The African Logistics Summit is endorsed by the Association of Nigerian Licensed Customs Agents and a number of African shipping associations, and supported by Pan African freight forwarding group, African Cargo and Logistics Alliance.

The Summit offers professional networking and business links with some of the most successful independent general freight forwarding organisations in the world and seeks to deliver a one-stop shop that focuses on win-win partnerships throughout the supply chain in Africa.

Further details can be found in our EVENTS DIARY and Registrations can be made HERE


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DP World downplays sale of Australian terminals

Dubai World has downplayed the sale of 75% of its Australian businesses, saying that this is not an indication that the company is in trouble or needs to raise cash urgently.

Rumours have mounted about DP World ever since its associate and parent companies revealed huge debt problems. This was at the height of the economic downturn and some thought the entire company might have to go into bankruptcy.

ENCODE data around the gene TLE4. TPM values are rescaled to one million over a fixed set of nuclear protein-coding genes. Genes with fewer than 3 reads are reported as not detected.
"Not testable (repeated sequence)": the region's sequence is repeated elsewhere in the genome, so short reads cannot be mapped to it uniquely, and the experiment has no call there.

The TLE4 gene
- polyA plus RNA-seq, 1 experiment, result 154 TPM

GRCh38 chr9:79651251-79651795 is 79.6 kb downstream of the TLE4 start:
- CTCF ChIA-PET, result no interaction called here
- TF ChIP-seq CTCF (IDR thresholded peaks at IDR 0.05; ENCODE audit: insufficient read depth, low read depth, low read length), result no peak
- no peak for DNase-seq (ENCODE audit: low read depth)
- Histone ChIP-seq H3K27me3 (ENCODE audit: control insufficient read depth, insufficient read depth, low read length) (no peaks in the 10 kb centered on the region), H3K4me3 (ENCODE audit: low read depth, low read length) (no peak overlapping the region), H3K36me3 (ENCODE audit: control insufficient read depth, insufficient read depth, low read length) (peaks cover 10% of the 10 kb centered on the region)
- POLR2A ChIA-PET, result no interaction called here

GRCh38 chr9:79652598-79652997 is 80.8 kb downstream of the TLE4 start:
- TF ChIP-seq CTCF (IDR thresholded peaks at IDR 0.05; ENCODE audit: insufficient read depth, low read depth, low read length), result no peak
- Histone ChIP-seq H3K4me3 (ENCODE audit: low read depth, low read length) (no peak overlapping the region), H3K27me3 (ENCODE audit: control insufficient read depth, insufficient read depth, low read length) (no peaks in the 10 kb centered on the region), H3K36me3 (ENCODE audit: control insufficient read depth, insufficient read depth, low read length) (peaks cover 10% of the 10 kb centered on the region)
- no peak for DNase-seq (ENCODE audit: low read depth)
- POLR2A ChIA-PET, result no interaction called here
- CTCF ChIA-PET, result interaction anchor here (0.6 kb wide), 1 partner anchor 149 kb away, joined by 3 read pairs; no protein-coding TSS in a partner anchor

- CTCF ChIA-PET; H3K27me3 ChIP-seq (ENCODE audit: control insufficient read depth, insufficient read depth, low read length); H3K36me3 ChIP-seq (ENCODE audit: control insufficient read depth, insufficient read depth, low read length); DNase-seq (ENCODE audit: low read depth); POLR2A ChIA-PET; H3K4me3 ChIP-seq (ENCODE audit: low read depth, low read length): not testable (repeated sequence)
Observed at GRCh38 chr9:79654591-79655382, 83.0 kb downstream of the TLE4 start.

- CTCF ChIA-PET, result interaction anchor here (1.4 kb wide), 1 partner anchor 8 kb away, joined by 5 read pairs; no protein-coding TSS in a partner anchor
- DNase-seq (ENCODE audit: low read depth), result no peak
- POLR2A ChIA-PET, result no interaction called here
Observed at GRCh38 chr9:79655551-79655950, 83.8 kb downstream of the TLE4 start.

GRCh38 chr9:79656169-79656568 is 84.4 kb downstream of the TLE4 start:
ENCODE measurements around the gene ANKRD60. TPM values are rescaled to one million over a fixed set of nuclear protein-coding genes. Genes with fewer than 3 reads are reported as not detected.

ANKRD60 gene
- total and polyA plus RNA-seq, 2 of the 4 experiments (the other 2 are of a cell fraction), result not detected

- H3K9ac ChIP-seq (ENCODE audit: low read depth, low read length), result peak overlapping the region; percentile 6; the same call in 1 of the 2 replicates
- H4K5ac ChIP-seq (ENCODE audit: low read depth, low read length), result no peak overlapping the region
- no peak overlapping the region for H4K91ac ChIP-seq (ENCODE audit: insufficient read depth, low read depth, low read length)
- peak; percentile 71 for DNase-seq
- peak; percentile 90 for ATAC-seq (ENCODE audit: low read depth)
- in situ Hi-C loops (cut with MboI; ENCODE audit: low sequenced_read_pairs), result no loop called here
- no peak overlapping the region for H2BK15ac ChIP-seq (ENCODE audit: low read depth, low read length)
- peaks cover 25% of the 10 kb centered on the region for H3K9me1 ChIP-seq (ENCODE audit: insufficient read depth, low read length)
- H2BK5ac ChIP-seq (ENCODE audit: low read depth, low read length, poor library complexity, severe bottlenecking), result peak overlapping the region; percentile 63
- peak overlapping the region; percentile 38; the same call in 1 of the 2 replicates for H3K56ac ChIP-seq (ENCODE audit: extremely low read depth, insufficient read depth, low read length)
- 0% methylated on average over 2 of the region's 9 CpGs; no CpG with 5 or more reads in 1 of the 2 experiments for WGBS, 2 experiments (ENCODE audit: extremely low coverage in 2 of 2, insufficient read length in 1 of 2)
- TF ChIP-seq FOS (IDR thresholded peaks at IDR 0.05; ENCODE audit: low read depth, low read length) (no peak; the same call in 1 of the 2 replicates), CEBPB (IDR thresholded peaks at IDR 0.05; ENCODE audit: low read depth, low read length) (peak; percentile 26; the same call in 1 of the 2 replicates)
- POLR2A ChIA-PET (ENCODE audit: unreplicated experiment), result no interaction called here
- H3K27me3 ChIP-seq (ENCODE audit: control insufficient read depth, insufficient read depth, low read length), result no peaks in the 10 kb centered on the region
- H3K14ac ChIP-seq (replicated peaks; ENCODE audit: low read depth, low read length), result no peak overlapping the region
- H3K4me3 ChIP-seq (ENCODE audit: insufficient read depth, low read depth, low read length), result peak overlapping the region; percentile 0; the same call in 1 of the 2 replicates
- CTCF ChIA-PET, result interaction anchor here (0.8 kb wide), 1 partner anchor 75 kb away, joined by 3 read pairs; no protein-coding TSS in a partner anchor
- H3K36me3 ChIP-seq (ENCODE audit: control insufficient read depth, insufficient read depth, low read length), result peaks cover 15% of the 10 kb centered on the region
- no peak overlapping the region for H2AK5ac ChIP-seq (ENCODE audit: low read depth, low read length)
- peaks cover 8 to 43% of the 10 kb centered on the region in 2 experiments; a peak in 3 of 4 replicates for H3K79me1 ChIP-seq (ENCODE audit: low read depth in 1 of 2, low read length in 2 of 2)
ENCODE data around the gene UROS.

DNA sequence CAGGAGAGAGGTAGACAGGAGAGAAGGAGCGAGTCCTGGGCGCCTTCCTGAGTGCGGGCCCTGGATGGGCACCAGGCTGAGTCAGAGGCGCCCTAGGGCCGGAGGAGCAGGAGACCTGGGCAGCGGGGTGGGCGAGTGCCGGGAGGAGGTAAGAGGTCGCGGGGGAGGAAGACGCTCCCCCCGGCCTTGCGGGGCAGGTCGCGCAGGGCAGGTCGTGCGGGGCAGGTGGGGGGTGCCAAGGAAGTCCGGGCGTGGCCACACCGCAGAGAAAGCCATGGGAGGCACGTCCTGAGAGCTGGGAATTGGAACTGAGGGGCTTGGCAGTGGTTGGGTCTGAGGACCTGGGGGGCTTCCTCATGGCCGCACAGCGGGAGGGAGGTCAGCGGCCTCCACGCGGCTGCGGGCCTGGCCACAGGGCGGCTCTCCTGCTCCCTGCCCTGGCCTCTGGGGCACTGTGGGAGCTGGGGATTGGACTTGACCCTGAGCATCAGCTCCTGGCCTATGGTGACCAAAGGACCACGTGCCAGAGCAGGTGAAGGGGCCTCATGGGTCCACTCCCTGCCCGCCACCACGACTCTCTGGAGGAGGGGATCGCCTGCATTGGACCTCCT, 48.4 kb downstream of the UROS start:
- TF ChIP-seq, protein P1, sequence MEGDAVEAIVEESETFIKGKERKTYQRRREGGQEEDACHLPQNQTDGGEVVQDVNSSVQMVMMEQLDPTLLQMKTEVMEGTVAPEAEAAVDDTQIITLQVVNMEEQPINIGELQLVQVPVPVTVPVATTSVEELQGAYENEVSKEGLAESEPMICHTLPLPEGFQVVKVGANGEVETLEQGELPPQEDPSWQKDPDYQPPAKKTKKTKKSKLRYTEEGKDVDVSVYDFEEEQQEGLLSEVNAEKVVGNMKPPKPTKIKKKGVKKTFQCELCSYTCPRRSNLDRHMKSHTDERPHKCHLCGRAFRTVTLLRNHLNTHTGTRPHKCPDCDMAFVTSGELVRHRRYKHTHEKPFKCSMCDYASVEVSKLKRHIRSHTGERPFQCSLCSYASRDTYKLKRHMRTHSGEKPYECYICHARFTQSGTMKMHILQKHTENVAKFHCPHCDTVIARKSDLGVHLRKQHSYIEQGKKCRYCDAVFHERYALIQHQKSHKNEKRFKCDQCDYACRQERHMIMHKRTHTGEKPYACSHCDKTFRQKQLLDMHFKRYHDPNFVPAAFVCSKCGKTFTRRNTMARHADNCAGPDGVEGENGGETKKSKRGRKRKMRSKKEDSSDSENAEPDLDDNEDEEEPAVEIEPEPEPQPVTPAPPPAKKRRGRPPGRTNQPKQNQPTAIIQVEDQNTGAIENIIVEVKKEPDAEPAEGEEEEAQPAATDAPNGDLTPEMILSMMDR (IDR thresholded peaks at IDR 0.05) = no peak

In the event DP World has gone to great lengths to distance itself from problems within the group, stressing that it remains independent and viable and that there is no pressure on it to raise cash or to refinance its debt. “We're not compelled into a position or being pushed into a corner due to any circumstance,” Anil Wats, executive vice-president and chief operating officer, told journalists. “If at all we decide to do anything, it would be in line with the strategy or the philosophy of the organization.” His statement comes after DP World sold 75% of its Australian companies for US$1.5 billion. DP World continues to have extensive interests in Australia and still manages container terminals in Brisbane, Sydney, Melbourne, Adelaide and Fremantle.

DP World manages a total of 49 cargo terminals in various ports across the world. The port company is owned by government-owned Dubai World, around which most of the financial rumour-mongering extends – much of it justified considering the size of the parent company’s debt. In 2010 the group managed to talk lenders to agree to new terms on $25 billion of debt. The port company DP World and one or two other subsidiaries are however separate from this process.

One of the companies involved with debt challenges, Nakheel, holds the majority interest in Cape Town’s V&A Waterfront and is in talks with creditors to restructure at least $10.5 billion in debt. Source JOC online


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Pics of the Day – BULK FLOWER

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The Turkish bulker BULK FLOWER (16,042-gt, 22,000-dwt, built 2010) in Cape Town earlier this month. Pictures by Ian Shiffman